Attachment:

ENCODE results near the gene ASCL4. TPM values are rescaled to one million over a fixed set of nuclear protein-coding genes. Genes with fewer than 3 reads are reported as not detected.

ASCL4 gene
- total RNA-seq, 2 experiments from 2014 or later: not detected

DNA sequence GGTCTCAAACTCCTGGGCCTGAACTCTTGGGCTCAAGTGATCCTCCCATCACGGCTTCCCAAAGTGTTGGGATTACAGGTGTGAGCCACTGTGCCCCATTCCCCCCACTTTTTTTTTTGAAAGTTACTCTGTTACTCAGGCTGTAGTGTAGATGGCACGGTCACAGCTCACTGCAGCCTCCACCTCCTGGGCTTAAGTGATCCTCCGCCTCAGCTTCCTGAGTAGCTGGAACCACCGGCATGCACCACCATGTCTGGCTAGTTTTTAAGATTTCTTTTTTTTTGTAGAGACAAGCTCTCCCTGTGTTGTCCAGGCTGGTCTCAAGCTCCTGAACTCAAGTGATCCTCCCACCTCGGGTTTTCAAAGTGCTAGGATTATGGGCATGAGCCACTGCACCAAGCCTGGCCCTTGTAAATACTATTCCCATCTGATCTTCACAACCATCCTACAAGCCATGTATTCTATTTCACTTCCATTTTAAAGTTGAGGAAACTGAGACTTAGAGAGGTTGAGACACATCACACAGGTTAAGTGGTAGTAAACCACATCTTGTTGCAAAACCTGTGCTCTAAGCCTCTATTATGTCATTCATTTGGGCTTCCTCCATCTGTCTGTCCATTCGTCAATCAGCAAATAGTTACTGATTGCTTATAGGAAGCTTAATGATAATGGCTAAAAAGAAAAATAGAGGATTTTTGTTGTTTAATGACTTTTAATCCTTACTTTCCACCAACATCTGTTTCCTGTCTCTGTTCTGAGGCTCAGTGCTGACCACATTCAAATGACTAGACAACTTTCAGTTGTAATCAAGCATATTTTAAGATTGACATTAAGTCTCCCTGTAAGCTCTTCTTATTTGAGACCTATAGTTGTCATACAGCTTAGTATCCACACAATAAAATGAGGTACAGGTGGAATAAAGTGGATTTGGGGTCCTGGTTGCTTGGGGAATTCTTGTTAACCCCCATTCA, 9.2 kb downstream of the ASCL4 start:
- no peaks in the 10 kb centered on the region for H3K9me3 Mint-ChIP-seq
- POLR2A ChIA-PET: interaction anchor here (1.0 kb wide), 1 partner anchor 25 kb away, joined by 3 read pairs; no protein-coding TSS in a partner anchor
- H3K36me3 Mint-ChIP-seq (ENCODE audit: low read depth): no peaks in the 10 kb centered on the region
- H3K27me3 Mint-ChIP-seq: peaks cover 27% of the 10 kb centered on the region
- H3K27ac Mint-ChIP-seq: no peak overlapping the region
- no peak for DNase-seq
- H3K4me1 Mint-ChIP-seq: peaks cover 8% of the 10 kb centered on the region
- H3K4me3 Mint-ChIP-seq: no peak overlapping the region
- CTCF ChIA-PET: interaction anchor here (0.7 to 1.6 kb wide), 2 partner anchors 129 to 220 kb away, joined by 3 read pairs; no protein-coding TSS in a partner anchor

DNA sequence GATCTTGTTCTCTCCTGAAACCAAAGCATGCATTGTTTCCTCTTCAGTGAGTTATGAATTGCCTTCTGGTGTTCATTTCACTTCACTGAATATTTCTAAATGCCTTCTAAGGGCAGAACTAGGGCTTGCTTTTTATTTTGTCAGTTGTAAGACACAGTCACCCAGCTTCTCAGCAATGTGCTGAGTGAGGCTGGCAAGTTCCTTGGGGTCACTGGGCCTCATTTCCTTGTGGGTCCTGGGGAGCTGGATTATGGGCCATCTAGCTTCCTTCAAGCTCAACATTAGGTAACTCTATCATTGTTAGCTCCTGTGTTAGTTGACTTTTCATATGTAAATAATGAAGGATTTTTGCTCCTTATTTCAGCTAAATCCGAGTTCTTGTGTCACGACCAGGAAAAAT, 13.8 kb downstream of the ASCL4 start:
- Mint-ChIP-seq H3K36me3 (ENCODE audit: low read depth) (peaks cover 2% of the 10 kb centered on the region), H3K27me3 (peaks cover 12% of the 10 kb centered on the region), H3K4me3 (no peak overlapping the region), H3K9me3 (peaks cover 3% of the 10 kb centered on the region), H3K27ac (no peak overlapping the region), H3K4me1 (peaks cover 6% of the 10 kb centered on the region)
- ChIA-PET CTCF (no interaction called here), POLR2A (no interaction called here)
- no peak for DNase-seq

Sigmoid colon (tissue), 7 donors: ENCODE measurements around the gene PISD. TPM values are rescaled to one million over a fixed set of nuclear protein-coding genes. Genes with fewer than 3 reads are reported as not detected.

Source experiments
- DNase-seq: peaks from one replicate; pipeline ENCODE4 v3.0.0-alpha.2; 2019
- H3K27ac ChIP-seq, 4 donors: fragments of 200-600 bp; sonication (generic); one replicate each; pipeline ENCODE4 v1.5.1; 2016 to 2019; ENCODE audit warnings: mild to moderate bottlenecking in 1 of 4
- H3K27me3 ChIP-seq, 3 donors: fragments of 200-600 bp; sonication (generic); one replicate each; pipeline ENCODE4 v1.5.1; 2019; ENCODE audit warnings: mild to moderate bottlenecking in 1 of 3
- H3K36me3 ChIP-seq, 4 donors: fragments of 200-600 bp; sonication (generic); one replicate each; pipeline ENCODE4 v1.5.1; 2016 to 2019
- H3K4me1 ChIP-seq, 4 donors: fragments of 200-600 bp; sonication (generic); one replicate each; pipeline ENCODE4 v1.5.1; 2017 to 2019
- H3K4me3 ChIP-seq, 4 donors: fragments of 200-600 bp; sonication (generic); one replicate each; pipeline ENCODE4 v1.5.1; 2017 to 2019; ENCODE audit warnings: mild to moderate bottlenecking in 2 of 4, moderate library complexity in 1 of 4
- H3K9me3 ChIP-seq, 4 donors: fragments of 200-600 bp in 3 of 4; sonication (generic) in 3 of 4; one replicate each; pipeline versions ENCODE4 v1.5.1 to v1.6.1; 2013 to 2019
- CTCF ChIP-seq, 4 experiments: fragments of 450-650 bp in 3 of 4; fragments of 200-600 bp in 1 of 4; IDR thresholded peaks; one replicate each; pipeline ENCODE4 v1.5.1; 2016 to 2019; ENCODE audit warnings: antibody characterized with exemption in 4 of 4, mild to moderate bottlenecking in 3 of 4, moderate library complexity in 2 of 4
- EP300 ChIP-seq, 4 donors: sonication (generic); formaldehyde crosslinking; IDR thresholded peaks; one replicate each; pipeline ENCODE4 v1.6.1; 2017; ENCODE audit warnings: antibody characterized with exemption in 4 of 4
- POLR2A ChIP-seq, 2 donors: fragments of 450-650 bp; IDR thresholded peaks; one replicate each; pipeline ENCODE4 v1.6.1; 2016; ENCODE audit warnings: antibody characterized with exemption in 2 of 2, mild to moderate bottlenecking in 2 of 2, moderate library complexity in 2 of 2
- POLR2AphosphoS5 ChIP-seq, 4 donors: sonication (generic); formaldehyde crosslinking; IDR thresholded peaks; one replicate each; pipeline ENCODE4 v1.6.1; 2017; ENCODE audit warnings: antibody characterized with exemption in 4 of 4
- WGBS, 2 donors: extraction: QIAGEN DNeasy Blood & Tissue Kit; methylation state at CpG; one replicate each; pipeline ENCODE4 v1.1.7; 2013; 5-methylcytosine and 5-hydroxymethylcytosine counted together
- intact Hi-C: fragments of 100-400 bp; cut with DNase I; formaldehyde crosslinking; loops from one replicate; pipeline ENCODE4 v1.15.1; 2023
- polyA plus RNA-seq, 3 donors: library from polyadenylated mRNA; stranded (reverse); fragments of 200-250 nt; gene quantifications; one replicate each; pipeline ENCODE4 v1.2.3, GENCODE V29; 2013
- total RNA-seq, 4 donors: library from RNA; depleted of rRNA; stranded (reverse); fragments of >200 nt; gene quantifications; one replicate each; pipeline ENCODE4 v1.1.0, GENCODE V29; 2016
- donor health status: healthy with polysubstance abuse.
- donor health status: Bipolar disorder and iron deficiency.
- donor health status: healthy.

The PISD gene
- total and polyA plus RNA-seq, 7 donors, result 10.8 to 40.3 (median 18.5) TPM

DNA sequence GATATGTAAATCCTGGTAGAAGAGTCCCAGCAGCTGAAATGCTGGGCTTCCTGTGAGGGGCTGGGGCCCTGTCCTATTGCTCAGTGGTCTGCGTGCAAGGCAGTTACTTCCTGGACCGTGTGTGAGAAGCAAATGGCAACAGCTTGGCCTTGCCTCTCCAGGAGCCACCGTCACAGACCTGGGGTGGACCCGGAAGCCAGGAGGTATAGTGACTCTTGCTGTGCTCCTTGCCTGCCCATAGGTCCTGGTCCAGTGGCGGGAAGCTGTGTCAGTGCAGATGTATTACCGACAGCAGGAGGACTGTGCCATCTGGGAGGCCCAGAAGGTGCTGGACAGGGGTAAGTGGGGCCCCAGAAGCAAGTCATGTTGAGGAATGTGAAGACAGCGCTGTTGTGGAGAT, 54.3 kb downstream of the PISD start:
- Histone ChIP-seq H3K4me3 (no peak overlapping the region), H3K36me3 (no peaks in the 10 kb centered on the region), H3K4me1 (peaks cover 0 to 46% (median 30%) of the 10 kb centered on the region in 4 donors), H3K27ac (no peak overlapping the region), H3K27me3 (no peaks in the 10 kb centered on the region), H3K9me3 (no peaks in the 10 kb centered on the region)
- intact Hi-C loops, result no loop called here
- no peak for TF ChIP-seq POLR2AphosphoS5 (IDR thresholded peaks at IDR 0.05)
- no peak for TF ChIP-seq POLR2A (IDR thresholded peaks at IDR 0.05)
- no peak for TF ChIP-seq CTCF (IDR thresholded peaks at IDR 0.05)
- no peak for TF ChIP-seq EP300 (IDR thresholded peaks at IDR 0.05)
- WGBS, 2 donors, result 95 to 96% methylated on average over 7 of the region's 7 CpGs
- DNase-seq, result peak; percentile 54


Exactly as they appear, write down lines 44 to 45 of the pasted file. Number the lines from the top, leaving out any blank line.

- no peak for TF ChIP-seq POLR2A (IDR thresholded peaks at IDR 0.05)
- no peak for TF ChIP-seq CTCF (IDR thresholded peaks at IDR 0.05)